The Hidden Gems of Netflix

Image credit: Netflix US & Canada via YouTube
Image credit: IGN via YouTube
Image credit: Netflix US & Canada via YouTube

One Day at a Time

‘One Day at a Time’ is centred around Penelope Alvarez, a Cuban-American Afghanistan war veteran, who juggles life a single working mother while struggling with PTSD. This big hearted show is a reboot of a 70s sitcom, brought sharply up to date with nuanced treatments of issues such as coming out, undocumented immigrants and workplace sexism. It’s often deeply moving and the focus on the small cast’s fantastic chemistry -  particularly in interactions with the family’s matriarch Lydia (played with flair by the fabulous Rita Moreno) – makes this show a much needed ray of sunshine in these dark time

Crazy Ex-Girlfriend

Creator Rachel Bloom’s all singing all dancing romantic musical comedy is without a doubt the best thing on TV right now. She plays Rebecca Bunch, a highly strung, brilliant attorney, who leaves her unhappy life in New York to follow her ex-boyfriend Josh, to the sleepy town of West Covina California. Mayhem ensues as she goes to increasingly ridiculous lengths to get back with Josh. It sounds like standard rom-com fare, but as the theme song stresses: “the situation’s a lot more nuanced than that”. The show skilfully deconstructs the trope of the ‘crazy ex-girlfriend’, while wryly calling Rebecca out on her bullshit. More important than her relationship with Josh are explorations of mental health, celebrations of female friendship and questions of what it really means to be happy.

iZombie

There are better ways to end a boat party than being turned into a zombie, as medical student Liv Moore finds out when she wakes up in a body bag with a craving for brains. She takes a new job at the local morgue, and quickly becomes partners with a detective to help solve crimes when she realises eating the brains of murder victims allows her to tap into their memories and sometimes take on their personality quirks. It’s sounds zany, but the show pulls the supernatural procedural shtick with ease.

Lovesick

In another surprisingly sweet show about exes, ‘Lovesick’ (formerly going by the less appealing ‘Scrotal Recall’) plays out as a series of flashbacks triggered when hopeless romantic Dylan finds out he has chlamydia, and faces the awkward task of calling up each of his exes to tell them. The show’s move from Channel 4 to Netflix has helped it reach a wider audience, as well as financed a second season, but it still remains an underrated gem. Set against the backdrop of a gorgeously shot Glasgow, ‘Lovesick’  has comfortingly low stakes. Dylan has unrequited feelings for best friend Evie, he lives with his best friends in a large flat, nothing worse than a few bad dates happens. It’s the perfect show to curl up and watch with a cup of tea.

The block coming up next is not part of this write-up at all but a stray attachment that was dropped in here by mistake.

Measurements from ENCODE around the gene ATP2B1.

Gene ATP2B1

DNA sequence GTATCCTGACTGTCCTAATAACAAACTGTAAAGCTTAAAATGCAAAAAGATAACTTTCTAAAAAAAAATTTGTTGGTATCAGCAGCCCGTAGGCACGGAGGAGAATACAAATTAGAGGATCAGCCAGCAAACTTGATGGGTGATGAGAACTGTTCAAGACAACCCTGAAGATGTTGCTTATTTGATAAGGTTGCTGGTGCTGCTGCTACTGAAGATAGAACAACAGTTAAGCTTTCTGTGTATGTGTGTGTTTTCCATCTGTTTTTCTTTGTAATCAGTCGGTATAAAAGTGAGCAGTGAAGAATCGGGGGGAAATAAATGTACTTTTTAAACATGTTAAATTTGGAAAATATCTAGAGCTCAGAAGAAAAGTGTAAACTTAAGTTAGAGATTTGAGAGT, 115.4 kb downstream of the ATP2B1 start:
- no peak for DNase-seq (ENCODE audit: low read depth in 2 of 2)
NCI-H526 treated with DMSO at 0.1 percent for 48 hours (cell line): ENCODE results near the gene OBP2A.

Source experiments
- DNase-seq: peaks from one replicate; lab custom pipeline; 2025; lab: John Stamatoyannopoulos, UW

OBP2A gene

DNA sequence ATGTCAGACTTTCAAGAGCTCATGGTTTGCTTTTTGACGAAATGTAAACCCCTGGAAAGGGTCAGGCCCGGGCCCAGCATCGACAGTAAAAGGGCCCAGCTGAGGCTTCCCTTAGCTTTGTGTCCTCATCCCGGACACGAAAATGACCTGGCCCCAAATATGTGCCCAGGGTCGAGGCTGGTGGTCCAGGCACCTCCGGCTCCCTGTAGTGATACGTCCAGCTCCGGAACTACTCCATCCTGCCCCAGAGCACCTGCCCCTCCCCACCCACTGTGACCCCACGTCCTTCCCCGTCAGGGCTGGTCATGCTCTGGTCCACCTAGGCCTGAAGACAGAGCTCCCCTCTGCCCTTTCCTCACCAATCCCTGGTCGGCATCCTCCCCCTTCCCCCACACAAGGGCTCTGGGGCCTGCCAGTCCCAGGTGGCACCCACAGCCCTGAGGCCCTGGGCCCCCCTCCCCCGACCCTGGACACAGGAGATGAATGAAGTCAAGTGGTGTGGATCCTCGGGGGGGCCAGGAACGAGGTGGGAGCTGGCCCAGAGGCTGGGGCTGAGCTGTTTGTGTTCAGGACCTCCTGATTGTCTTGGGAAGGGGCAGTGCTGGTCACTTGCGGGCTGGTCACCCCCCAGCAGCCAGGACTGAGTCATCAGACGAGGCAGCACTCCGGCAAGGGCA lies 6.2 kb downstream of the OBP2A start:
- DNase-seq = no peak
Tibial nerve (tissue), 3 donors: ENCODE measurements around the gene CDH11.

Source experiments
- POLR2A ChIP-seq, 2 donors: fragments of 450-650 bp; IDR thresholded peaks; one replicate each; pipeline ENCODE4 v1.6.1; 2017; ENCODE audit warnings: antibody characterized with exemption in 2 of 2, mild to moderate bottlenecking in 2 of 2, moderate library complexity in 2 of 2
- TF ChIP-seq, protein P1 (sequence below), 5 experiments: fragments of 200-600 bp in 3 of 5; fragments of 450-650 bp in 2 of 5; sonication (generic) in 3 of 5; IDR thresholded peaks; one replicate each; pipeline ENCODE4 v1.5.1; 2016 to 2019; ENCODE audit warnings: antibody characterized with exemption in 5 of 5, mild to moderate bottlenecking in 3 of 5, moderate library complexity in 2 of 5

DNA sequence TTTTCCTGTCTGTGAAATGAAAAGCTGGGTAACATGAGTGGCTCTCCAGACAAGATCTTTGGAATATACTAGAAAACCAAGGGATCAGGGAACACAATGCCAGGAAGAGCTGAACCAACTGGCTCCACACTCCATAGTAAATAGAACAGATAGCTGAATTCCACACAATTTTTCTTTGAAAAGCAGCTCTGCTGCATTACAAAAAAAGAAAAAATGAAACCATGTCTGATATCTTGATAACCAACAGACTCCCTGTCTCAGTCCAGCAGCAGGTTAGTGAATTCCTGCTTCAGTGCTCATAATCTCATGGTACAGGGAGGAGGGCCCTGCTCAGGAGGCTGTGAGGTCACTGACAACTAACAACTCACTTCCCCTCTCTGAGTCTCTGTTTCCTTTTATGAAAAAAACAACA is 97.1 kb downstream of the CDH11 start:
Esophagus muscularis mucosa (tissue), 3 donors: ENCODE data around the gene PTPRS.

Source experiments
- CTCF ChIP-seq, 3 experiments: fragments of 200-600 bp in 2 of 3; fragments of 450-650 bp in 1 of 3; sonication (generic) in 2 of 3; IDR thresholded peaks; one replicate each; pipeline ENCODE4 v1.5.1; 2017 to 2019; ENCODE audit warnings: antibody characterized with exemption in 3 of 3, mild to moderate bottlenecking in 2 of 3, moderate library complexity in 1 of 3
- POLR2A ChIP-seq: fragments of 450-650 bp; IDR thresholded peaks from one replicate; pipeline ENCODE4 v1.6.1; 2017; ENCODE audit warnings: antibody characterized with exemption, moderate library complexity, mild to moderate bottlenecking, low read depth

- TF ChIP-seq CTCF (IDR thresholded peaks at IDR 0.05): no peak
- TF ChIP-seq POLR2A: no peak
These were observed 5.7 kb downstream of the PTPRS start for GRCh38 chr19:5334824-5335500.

3%

In a dark and distant future, the majority of Brazil’s population live in desperate conditions, in a sprawling favela known as the Inland. At the age of 20, each person is given the chance to compete in a series of gruelling tasks known as the Process to win the chance of a new life in the paradisial Offshore development. The catch is, only 3% of the applicants make it through. This dystopian thriller is Netflix Original’s first Brazilian production. It’s all in Portuguese so be sure to give it your full attention. However, wiith ‘City of God’’s César Charlone’s striking cinematography, this is an easy ask. A strong central cast characters, lots of intrigue, action and psychological drama make this an addictively bingeable watch. 

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